In Chapter 13 of 14 in his 2012 interview, Internet entrepreneur Joe Stump answers "What Has Working With Lawyers Taught You About Business?" Stump learns basic employment and contract law during college business law classes. As an entrepreneur, Stump learns far more about how to mitigate and minimize risk as a startup founder and business owner, for example, reading contracts to filing tax forms. Joe Stump is a serial entrepreneur based in Portland, OR. He is CEO and co-founder of Sprint.ly, a product management software company. Previously he founded SimpleGeo, which was sold to Urban Airship in October 2011. He advises several startups - including attachments.me and ngmoco:) - as well as VC firm Freestyle Capital. He earned a BBA in Computer Information Systems (CIS) from Eastern Michigan University.
Erik Michielsen: What has working with lawyers taught you about business?
Joe Stump: It has taught me a ton. I went to business school in my undergrad, so I actually had to take some law schools. I'm sure you had to as well. And it’s just like -- The law classes I had to take, I think I had to take two of them and they're very basic employment kind of law classes. But they do give you a window into how contracts work, like what is the basic you need. You need mutual consideration in a contract. What are the basic things? So I at least had that luckily because a lot of my peers that are programmers that become founders, they get this legal paperwork, and they’re like, what do I do?
But the things that the lawyers have taught me over time is basically what to look out for in contracts. The lawyer’s entire job – their entire job is to mitigate and minimize risk, right? And so, they’ve really taught me that your business is under constant attack and you have to watch out for that. A lot of us, a lot of business people think that the attack are competitors or market environments. The attacks can come from within like employees, partners, clients, investors.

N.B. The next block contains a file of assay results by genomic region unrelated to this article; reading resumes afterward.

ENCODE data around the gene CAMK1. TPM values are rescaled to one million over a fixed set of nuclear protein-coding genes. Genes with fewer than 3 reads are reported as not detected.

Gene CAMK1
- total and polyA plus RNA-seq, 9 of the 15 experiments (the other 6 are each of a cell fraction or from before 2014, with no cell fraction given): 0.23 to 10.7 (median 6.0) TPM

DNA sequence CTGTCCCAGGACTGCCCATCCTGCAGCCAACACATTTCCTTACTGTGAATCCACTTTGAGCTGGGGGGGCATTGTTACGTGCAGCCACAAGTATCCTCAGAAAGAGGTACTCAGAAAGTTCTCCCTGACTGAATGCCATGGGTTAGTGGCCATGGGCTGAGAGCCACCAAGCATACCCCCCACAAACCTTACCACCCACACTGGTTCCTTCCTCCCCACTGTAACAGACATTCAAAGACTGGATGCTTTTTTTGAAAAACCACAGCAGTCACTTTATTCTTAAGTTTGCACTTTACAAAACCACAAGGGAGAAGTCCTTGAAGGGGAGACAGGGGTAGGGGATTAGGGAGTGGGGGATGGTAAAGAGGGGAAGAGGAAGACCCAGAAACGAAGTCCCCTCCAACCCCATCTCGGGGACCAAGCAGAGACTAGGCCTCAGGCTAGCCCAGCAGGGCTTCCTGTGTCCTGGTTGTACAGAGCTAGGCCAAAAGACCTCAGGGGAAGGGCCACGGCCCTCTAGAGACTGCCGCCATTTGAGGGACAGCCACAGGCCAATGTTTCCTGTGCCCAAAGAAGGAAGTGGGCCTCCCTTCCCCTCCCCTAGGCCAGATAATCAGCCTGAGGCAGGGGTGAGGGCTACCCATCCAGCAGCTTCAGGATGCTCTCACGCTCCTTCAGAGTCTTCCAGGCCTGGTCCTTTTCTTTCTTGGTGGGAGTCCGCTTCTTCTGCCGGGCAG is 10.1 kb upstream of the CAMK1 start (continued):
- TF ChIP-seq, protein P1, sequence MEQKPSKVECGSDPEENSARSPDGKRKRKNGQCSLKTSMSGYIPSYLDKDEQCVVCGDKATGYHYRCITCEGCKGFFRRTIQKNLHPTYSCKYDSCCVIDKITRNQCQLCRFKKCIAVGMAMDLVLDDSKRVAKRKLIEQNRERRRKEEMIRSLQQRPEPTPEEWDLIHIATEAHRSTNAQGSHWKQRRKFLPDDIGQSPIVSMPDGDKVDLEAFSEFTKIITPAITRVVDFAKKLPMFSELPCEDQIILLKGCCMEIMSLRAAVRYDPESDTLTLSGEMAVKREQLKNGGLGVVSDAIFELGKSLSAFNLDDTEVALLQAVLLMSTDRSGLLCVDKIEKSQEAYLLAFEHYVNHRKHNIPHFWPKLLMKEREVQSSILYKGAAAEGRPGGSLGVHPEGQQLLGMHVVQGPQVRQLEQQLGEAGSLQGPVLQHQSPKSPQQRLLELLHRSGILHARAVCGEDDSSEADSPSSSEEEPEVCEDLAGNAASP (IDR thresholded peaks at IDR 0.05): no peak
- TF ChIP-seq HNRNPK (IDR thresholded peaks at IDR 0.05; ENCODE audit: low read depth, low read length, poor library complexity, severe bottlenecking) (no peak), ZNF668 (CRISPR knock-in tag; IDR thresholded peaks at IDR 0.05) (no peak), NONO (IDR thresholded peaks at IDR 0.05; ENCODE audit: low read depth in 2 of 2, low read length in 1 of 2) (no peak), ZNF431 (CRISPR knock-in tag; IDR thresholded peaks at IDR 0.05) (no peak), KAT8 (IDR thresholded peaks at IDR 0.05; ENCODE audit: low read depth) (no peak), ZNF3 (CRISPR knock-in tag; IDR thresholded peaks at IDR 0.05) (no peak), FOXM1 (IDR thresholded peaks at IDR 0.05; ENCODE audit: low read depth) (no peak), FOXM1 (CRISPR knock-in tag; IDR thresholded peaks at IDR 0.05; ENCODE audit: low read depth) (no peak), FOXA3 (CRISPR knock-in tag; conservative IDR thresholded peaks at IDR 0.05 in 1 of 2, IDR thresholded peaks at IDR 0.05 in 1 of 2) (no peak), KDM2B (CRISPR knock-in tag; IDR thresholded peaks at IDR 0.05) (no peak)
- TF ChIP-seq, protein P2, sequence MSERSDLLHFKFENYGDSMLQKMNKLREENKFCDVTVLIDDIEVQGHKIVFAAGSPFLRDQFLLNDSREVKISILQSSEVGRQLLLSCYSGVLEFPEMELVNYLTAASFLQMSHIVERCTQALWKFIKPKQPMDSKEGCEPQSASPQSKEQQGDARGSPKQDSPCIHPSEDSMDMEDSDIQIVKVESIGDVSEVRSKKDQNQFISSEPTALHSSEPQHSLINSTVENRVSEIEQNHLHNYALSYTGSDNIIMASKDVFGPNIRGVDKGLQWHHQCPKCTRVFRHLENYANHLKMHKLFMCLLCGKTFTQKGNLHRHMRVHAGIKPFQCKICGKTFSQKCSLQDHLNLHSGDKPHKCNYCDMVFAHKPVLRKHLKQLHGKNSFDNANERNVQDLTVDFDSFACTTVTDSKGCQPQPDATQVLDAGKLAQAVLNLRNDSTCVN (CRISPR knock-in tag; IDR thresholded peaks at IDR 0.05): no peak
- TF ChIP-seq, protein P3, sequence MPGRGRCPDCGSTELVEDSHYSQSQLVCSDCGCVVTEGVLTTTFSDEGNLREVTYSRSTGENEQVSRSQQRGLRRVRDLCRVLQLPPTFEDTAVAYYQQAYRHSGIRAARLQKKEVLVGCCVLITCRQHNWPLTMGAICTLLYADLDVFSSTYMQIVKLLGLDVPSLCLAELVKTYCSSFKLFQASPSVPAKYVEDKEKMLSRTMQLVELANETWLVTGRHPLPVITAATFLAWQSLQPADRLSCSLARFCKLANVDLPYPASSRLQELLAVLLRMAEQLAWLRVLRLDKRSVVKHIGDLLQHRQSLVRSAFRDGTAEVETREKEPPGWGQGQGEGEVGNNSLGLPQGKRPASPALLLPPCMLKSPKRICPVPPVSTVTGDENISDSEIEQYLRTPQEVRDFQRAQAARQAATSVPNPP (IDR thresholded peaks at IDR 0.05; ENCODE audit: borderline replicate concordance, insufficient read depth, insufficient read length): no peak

So, you need to basically -- the lawyer is there to help you navigate those tricky waters and there are so many laws out there and so many ways that you can structure contracts that I didn’t even know existed until I started working with lawyers in and around my business. It's made me so much smarter and it's actually allowed me to even move more quickly, it saves me money. I was talking to an investor friend of mine. There are a couple of really common mess-ups that founders do in startups.
First of all is they don’t get contracts for consultants. So, early on, you're moving really, really quickly. You're like, “I just need this code down. I need another set of hands,” and then you just hand out a GitHub key and people start hacking and then the problem with that is if you don’t have a contractual relationship with somebody and you just have like a couple of emails and IMs, that does nothing but cause your lawyer to lose his hair, right? Because that person, there are automatic employment laws in a lot of states, particularly in California. California has some very European-esque employment laws.
So, watching out for that has saved me money. Personally, myself in a company early on in SimpleGeo, my co-founder hired a contractor and we ended up at the time, we didn’t end up getting paperwork and it end up costing us, when we ended up letting that guy go, a lot of money.
Another common mess up is there's this thing called an 83-B and you're supposed to file this with the IRS when you get equity in a company and that starts your capital gains clock ticking. That’s something lawyers do. It's just kind of automatic stuff. My co-founder in SimpleGeo at his first company did not file that and that was the difference between 15 percent tax rate and a 48 percent tax rate when he sold his company and he ended up paying 33 percent more in taxes than he should have.
So, what I’ve basically learned from my lawyers is -- it's interesting. I've learned a couple of things. First of all, I learned how to read contracts and I know what to look out for, which actually is kind of ironic. The lawyer has basically trained me up to the point where I'm like a junior paralegal and I'm like saving myself money. So I redline and read all the agreements that I get before I go back to the lawyers. The other thing, and it saves me money with employees, it's saved me money with taxes. I very, very happily write my check to my lawyer. Accountants, they're very similar. Those are the easiest checks for me to write along with my employees.